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October 19, 2012
It's among every parent's worst nightmares: You turn your back for just a second, and suddenly your child is in the middle of the street. According to a new study, those worries are not unfounded: Jaywalking and darting into the street are the most common reasons children are struck by vehicles, according to a study released at the American Academy of Pediatrics (AAP) National Conference and Exhibition in New Orleans. More than 5,000 Americans of all ages are struck and killed by cars every year, and many more accidents lead to significant head injuries.
January 17, 2014 | By Kevin Baxter
Cristiano Ronaldo cried when he accepted the Ballon d'Or, soccer's most prestigious individual prize, earlier this week. But now it's the athletic training staff with his club team, Real Madrid, that is feeling a bit overwhelmed. That's because Ronaldo said he'll soon make good on a promise to buy each of the five trainers a new car of their choice. Ronaldo unseated Lionel Messi, a four-time winner, as FIFA's player of the year largely because Messi was sidelined during part of 2013 because of an injury.
January 9, 2013 | By Karin Klein
Two consecutive lawsuits and three plans and we still haven't properly resolved the Yosemite Valley dilemma. It's one of the most gorgeous spots in the world, but that can be hard to appreciate in summertime when you spend most of your time staring at the rear bumper of the car in front of you because of traffic so intense that people can walk faster than you can drive. And that's saying something, because the throngs of people are so dense that getting from Point A to Point B on foot can involve a fair amount of pedestrian maneuvering, braking and cutting in front.
February 5, 2014 | By Joseph Serna and Ruben Vives
A 19-year-old man killed in a hit-and-run in South Los Angeles was the oldest of four siblings who loved working on his prized possession - his Infiniti - friends and family said Wednesday morning at the site where he died. Police say Jerry Arredondo Jr. was hit Tuesday night as he stepped out of his car, parked on 105th Street just east of Wadsworth Avenue. A speeding eastbound 2013 Chevy Camaro hit the teen, launching him into the air and several feet down the street. His body hit a small tree with such force it split its trunk in half.
July 3, 2010 | By Usama Redha and Ned Parker, Los Angeles Times
In a dangerous country, it may be one of the quickest tickets to the afterlife. Those driving white or gray Nissan Sunny sedans flirt with the very real possibility of being hit with a spray of gunfire, or their vehicle being rigged with a bomb. At least 28 such assaults have occurred since March, police say, five of them in the last 10 days. What makes the Sunny such an appealing target? It's a model the Iraqi government provides to its intelligence services, military and police forces.
June 20, 2011 | Jerry Hirsch
That spare tire in your trunk may be going the way of the typewriter and transistor radio. Automakers are selling more cars without an extra wheel to trim weight, boost gas mileage and shave a few bucks off their costs. What happens if you get a flat? Some manufacturers equip cars with run-flat tires, while others are putting flat repair kits in the trunk. Both alternatives have drawbacks, and many motorists say the trend is unsettling. "I like the security of having a spare.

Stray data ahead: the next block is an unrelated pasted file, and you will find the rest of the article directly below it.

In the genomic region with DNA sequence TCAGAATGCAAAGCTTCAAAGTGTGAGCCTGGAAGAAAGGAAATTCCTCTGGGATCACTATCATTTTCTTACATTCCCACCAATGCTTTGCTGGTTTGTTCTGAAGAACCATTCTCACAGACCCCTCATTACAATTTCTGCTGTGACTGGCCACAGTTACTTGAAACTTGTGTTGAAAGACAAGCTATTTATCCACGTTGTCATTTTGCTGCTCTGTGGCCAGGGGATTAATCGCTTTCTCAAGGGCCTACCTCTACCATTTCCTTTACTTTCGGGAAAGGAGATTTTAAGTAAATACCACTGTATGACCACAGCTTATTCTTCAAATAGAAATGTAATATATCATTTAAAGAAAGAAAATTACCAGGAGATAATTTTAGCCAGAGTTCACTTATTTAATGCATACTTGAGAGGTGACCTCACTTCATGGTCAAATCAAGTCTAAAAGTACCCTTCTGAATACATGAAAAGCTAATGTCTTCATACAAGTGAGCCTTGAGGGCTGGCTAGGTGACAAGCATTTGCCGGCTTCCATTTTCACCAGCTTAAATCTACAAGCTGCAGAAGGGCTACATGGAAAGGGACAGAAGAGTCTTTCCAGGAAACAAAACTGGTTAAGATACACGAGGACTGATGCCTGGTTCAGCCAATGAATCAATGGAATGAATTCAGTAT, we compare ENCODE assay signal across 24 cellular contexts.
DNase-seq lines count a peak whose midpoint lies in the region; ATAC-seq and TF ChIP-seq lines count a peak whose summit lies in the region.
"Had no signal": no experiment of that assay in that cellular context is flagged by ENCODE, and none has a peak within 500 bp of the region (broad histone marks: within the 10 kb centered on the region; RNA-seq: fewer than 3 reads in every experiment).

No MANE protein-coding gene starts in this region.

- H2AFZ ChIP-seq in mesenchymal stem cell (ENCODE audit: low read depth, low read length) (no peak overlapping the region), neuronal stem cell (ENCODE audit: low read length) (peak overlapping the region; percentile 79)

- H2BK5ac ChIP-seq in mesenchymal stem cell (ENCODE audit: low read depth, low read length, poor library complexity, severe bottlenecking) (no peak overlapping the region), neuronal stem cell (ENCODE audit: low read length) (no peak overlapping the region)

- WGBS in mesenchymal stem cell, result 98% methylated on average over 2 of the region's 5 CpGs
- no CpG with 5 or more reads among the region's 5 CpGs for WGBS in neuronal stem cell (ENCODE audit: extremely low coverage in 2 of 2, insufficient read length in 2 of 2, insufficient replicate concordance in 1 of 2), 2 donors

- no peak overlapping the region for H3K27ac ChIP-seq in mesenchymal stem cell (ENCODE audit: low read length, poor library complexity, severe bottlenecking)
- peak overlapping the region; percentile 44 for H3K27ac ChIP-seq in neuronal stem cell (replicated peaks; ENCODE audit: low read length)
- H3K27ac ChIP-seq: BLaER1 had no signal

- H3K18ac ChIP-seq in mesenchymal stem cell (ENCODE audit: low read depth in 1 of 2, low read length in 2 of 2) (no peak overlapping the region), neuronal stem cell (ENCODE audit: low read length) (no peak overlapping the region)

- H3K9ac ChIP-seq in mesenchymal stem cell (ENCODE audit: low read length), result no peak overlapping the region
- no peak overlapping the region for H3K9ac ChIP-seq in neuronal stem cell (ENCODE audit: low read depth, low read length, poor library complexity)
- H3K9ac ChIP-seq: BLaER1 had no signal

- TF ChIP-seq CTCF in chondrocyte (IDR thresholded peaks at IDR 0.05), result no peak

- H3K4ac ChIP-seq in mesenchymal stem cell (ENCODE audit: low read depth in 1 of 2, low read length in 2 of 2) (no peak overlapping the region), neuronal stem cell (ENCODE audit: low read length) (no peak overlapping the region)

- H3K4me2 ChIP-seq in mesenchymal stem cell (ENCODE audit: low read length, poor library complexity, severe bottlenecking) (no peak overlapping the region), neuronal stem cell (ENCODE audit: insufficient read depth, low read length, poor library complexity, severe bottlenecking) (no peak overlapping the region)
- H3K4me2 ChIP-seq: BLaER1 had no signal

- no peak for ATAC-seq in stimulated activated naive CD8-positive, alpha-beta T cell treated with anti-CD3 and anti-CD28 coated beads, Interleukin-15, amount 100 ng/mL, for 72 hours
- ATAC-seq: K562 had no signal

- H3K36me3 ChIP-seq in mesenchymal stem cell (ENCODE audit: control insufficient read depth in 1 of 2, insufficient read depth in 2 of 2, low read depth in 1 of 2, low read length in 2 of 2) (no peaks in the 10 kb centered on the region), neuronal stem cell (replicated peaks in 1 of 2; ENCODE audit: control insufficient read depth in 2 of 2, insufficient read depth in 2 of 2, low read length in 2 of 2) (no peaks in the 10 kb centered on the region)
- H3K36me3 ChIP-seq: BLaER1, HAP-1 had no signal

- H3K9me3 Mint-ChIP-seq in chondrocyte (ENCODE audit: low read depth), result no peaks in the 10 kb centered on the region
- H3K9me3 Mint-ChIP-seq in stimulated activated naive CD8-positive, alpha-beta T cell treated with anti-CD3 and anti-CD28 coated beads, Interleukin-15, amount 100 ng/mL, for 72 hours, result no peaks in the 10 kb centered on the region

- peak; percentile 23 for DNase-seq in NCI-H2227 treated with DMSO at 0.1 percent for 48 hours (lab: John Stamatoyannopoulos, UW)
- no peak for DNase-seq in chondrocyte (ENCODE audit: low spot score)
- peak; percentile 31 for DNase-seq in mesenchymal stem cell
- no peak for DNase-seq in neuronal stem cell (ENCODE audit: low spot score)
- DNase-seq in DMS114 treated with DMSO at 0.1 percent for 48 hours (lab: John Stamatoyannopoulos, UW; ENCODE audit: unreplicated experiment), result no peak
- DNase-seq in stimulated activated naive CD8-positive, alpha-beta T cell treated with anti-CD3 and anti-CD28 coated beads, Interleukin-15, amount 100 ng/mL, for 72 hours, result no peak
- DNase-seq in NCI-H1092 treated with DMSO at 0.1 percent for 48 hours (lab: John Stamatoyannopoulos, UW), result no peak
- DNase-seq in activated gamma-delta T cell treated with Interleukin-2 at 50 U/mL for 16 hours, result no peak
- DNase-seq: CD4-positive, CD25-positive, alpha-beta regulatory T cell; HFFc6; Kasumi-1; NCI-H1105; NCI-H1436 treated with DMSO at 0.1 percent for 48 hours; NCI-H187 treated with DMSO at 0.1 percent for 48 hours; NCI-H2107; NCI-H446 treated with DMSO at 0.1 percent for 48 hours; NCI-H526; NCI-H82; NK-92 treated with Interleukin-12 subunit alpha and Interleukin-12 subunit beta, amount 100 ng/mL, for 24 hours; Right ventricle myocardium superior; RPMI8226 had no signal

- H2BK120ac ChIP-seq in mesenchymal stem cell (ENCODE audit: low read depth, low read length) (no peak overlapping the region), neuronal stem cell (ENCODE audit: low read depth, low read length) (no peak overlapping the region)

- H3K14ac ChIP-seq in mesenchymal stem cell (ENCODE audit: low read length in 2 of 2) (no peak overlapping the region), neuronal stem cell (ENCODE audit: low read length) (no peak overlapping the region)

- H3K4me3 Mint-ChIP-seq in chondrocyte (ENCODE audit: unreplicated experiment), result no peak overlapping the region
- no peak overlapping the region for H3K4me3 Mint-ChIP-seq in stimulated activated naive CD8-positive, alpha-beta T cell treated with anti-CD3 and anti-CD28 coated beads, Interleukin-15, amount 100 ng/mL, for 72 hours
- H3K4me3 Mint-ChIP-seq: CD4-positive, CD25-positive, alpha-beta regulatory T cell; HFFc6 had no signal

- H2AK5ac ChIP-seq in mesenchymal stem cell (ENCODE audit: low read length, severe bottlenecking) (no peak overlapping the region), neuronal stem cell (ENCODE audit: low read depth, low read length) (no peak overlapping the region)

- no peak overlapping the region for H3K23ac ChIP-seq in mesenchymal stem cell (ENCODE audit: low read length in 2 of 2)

February 13, 2010 | By Hugo Martín
The recalls of several Toyota models over the last month not only have sparked angst at Toyota dealerships but also have created headaches for car rental companies that offer the vehicles. The nation's largest rental companies have been rushing to pull thousands of recalled models off the road and assure renters that all the remaining cars are safe. But it hasn't been easy. After all, rental vehicles roll in and out at a fast pace all day long. So rounding up each recalled car, including those used for long-term rentals, has been a chore.
November 3, 2011 | By Ken Bensinger, Los Angeles Times
No car, no work. That's the conclusion Lisa Twombly reached as she fought to hang on to her job as a caretaker for an elderly San Diego couple. Taking the bus and bumming rides from friends wasn't cutting it, and she was repeatedly late for work. Told she'd be fired if it happened again, Twombly put down $4,000 - all her savings - on a 9-year-old Chrysler Sebring with 95,000 miles. The dealership lent her the $2,600 balance at a steep 18% interest rate. A few months later, the Sebring broke down and she got into a dispute with the dealer over who should pay for repairs.
June 27, 2011 | By Ben Fritz, Los Angeles Times
Late last week, Pixar faced a rare bout of skepticism. For the first time this decade, the Walt Disney Co.-owned animation studio with an unblemished record of commercial and critical success was releasing a new film, "Cars 2," that was expected to underperform at the box office. Reviews were largely negative, and pre-release surveys indicated the film would have an unimpressive debut of close to $50 million. "Was it a scary proposition for a moment in time? Yes, it was," said Chuck Viane, Walt Disney Studios' distribution president.
Don't worry about Joanna--she'll be warm tonight. She'll park in her old neighborhood, on a street with no security patrol and tall hedges in front of the houses, so no one will notice her car. She'll open the window a crack, lock the doors, curl up in warm clothes beneath blankets. Tomorrow she'll do the Beverly Center. Or maybe Westside Pavilion. She'll wash her hair and underwear in Nordstrom's ladies' room, dry them under the hand blower, apply makeup from testers at the cosmetic counter downstairs.
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